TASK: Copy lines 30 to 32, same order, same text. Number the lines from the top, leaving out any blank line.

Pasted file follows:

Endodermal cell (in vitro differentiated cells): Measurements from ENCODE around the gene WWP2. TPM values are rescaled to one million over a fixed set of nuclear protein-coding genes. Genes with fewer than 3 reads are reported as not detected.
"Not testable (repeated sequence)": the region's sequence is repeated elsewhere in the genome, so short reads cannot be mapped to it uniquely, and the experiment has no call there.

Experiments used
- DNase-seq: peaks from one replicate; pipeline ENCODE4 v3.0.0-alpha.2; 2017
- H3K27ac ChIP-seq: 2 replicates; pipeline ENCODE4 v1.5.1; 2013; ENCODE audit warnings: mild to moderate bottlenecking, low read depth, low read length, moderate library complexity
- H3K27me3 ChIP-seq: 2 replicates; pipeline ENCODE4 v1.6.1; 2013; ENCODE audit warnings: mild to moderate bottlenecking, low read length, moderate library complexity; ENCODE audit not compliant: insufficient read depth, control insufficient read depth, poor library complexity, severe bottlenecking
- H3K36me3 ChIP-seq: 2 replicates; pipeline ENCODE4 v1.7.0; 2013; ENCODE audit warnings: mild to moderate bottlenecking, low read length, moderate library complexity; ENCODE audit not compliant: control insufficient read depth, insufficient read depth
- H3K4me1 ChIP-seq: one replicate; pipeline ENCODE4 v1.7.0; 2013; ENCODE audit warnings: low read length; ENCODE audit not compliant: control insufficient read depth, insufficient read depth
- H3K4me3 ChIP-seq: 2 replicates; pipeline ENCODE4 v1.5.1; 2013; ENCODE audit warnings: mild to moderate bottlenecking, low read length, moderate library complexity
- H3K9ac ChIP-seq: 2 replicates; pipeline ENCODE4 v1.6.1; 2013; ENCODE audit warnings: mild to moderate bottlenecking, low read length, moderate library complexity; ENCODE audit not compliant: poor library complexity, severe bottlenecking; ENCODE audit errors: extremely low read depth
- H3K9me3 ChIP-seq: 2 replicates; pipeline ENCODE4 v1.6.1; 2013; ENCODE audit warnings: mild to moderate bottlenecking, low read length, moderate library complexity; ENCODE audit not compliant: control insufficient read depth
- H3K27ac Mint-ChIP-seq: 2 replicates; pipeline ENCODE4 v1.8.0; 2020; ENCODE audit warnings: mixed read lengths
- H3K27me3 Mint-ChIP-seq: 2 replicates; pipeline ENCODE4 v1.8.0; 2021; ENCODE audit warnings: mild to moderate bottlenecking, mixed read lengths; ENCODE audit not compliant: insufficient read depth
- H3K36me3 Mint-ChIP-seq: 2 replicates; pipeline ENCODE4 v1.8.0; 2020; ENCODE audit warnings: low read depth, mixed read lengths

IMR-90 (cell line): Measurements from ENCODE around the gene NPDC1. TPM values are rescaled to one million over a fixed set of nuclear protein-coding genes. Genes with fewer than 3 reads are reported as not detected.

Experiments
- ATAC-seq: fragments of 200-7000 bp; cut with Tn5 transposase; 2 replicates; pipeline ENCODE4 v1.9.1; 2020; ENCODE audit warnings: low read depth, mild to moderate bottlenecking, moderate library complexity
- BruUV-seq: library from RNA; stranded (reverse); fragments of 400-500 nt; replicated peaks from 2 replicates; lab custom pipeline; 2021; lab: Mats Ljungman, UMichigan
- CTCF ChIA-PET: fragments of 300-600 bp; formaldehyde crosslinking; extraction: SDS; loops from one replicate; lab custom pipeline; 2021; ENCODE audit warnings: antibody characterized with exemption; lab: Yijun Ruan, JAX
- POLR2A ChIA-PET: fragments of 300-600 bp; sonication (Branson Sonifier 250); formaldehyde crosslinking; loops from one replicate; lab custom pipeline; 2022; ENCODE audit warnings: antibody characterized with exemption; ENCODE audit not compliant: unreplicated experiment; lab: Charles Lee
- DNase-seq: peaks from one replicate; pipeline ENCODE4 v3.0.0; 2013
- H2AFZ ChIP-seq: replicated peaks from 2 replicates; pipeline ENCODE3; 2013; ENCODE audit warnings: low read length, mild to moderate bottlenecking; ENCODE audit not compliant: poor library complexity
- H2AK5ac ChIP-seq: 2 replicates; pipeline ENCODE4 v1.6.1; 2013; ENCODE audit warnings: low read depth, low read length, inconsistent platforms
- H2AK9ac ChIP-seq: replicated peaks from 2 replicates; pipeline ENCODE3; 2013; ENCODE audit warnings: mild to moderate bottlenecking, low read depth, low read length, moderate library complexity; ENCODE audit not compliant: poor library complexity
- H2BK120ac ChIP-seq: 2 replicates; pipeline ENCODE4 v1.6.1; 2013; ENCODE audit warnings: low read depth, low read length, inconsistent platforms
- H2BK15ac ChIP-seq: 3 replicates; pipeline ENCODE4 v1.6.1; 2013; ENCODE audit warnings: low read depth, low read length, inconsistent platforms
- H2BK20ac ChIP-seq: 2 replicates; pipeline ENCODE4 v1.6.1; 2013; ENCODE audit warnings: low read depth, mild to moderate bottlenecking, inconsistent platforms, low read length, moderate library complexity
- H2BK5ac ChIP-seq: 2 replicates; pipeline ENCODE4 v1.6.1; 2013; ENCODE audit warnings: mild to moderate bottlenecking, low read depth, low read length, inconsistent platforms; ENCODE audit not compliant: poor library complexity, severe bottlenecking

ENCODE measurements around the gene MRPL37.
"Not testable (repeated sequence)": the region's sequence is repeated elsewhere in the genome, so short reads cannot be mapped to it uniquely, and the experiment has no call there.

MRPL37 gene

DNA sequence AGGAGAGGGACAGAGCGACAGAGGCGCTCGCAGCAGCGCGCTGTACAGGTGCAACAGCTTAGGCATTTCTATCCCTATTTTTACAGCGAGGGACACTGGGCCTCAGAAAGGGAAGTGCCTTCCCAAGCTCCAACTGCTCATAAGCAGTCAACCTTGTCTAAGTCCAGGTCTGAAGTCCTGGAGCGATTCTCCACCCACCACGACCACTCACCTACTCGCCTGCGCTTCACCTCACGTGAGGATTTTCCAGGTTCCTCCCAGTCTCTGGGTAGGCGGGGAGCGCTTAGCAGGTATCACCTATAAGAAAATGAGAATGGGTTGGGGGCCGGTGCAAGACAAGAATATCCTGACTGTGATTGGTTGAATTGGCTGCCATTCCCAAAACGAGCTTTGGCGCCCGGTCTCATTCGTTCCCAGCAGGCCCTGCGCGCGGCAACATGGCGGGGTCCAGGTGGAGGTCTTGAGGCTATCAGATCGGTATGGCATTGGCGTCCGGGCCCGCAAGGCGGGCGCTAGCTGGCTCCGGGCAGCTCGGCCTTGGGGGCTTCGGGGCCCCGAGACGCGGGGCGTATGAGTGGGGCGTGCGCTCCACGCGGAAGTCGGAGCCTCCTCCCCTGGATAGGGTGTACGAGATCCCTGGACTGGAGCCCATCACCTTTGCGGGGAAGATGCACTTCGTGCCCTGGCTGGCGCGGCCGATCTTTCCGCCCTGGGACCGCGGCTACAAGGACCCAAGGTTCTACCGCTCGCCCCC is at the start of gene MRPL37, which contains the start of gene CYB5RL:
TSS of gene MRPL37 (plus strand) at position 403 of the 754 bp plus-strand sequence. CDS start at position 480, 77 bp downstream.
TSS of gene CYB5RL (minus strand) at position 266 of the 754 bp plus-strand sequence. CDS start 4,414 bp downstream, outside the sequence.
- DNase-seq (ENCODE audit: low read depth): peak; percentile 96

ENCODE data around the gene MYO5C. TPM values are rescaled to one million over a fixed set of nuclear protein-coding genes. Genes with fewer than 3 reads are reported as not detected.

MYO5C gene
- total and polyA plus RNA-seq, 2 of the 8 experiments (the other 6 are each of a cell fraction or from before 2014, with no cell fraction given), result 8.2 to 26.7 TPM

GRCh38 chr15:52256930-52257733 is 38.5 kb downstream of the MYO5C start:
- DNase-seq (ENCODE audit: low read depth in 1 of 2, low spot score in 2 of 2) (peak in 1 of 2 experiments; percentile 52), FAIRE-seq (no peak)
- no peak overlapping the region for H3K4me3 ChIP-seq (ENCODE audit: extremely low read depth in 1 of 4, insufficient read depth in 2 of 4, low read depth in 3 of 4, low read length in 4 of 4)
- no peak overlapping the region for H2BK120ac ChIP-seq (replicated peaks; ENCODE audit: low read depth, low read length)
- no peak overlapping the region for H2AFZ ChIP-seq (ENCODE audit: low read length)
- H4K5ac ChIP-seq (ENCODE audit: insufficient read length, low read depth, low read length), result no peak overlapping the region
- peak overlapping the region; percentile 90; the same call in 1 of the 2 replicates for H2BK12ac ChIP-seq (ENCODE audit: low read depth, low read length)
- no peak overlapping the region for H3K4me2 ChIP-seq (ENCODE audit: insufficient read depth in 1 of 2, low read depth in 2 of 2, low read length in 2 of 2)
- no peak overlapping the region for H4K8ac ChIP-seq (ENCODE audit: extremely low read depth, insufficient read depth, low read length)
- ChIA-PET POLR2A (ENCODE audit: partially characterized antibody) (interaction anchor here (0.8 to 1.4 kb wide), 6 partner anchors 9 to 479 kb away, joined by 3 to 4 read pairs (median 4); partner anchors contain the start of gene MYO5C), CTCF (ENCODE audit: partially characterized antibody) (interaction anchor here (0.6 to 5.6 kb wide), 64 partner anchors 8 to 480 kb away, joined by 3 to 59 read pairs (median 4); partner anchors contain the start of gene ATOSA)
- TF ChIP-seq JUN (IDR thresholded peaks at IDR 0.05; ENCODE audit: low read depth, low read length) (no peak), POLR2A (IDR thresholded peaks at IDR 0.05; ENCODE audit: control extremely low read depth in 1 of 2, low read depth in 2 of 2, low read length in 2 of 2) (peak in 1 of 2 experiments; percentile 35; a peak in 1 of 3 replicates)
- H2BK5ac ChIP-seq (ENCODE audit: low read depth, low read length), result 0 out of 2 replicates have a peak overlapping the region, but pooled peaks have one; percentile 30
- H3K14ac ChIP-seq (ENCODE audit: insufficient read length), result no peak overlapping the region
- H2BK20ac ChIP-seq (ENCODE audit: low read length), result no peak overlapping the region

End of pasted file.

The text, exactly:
"Not testable (repeated sequence)": the region's sequence is repeated elsewhere in the genome, so short reads cannot be mapped to it uniquely, and the experiment has no call there.

MRPL37 gene

DNA sequence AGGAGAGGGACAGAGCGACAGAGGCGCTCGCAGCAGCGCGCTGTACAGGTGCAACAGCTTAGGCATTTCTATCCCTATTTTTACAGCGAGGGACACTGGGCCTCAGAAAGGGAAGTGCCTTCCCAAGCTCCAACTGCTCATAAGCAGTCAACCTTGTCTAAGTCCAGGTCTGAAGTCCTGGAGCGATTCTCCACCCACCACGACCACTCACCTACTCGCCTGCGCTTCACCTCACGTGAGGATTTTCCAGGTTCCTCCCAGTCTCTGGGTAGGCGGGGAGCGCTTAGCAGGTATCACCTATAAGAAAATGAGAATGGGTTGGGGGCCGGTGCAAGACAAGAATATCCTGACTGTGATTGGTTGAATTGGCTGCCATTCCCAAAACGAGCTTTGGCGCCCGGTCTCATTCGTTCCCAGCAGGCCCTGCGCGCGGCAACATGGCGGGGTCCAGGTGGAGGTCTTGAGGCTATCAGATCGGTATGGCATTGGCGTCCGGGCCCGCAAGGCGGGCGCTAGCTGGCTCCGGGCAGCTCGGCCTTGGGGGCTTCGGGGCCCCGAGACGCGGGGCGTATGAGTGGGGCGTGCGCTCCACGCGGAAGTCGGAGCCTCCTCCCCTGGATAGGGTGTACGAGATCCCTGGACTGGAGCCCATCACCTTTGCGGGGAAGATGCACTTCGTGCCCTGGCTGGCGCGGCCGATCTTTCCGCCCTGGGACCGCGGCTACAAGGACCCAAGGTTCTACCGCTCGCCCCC is at the start of gene MRPL37, which contains the start of gene CYB5RL: